WHAT'S IT ABOUT?
This biographical epic of famous pacifist Mahatma Gandhi follows him from his early years as a struggling British-trained lawyer in South Africa to eventually becoming the leader of India and freeing the country from British rule using his patented method of non-violent civil disobedience.
IS IT A GOOD MOVIE?
This movie is beautifully filmed, well acted, and covers socially relevant ideas, but man - it's also three hours long, extremely bland, and surprisingly devoid of feeling. Somewhere in an epic biography I want to be crying, getting hyped up, or at least have some emotion stirred, but pre-dino-egg-hatching Attenborough doesn't rile me up a bit here. Also, you would think the movie would be more thought-provoking since it's mainly about the idea of using civil disobedience over violence, but it fell short for me in this arena as well. In the end, I can see two camps for this Oscar winner that beat out E.T. in 1982: there are those who will think it's a classic tribute to Gandhi and his outlook on life, and others who will consider it a sleepfest that needs to be tightened up a bit. Yes, this movie even has intermissions!
On the upside, the cinematography of the film is beautiful, with sweeping shots of Africa and India along with some really large scale sets with lots of extras. I always enjoyed seeing a huge shot of hundreds of people knowing that they were actually there instead of the modern day crowds who are obviously CGI effects. The acting is superb in this movie. I'm not a Gandhi expert, but Kingsley's performance is completely believable. Martin Sheen has played better characters, but this is perhaps Candice Bergen's best performance in a film. There's also a bunch of ancient British actors here, as it's a British production (ironically about the independence of India from the British Empire). The only other highlight is seeing Amrish Puri, otherwise known as Mola Ram from Indiana Jones and the Temple of Doom.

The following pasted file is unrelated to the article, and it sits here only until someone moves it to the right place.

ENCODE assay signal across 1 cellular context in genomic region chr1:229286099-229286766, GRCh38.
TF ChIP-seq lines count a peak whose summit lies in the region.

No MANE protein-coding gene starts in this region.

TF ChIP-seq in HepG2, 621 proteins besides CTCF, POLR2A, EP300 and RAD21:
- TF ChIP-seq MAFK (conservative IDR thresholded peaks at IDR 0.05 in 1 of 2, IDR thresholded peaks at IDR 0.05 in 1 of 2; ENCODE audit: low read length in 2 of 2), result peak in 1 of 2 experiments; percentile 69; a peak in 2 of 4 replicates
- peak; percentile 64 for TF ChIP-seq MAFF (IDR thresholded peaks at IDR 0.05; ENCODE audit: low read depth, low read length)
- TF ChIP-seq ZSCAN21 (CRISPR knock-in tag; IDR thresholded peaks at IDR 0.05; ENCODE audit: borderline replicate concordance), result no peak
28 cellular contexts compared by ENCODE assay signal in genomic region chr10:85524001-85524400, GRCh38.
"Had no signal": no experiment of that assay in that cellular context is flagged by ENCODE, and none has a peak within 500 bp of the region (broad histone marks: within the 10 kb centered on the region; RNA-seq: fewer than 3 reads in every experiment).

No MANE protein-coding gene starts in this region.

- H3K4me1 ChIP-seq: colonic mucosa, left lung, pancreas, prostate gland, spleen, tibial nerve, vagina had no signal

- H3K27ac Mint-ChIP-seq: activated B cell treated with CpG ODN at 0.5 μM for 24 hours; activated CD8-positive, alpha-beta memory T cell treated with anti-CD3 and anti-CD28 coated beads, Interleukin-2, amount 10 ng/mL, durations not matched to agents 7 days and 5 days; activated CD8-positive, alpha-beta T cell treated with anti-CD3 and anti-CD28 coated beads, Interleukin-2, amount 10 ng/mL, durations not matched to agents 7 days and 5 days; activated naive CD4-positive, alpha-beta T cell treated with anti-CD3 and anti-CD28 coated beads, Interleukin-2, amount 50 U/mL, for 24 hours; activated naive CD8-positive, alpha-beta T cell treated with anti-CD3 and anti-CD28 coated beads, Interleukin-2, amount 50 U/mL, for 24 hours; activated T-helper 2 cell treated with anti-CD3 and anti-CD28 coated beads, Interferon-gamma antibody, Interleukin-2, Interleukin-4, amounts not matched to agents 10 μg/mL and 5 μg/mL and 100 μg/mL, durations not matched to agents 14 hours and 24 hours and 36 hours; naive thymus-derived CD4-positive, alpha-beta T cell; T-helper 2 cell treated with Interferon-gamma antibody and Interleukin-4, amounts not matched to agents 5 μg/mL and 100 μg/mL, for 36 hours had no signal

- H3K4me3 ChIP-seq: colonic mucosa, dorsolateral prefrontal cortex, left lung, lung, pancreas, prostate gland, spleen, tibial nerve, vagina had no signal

I was really expecting a lot more from this DVD, maybe because it has such a cool looking DVD case and was an Oscar winner. The lack of commentaries is disappointing and I would have loved to hear from Attenborough about the making of this film which was his lifelong dream. What we do get is a feature called "Ben Kingsley talks about Gandhi" which is a 20-minute camera shot of Kingsley's face as he talks about getting and preparing for the role, and mainly gushes over his experiences with some of the old British actors as well as getting into the "acting zone" with Martin Sheen during one scene. Overall, this feature seemed like a press interview.
My favorite extras were the 4 vintage BBC newsreel clips featuring the real Gandhi. It was interesting to see what he looked and acted like. I can't believe the fanfare he received by the British, and in his first "talkie" he seems very timid and reclusive (maybe because he was well into his starvation fast). The DVD also includes a "Making of Ghandi" photo montage which is fairly uninteresting. There is a "Words of Ghandi" featurette which is basically a list of his famous sayings shown with music. None of them are that mind-shattering, and most have a Yoda-like quality because the sentence structure is always twisted around. There is also a listing of films each of the crew and cast has done up until present day. They goofed up Trevor Howard's bio by putting in John Mill's picture. This epic film was not accompanied by an epic DVD by any means.
This DVD would look great on your shelf and might impress your friends, but I would be surprised if anyone watches this movie more than once. However, if you're a budding historian this is one of the few decent historical biographies out there on DVD to add to your collection.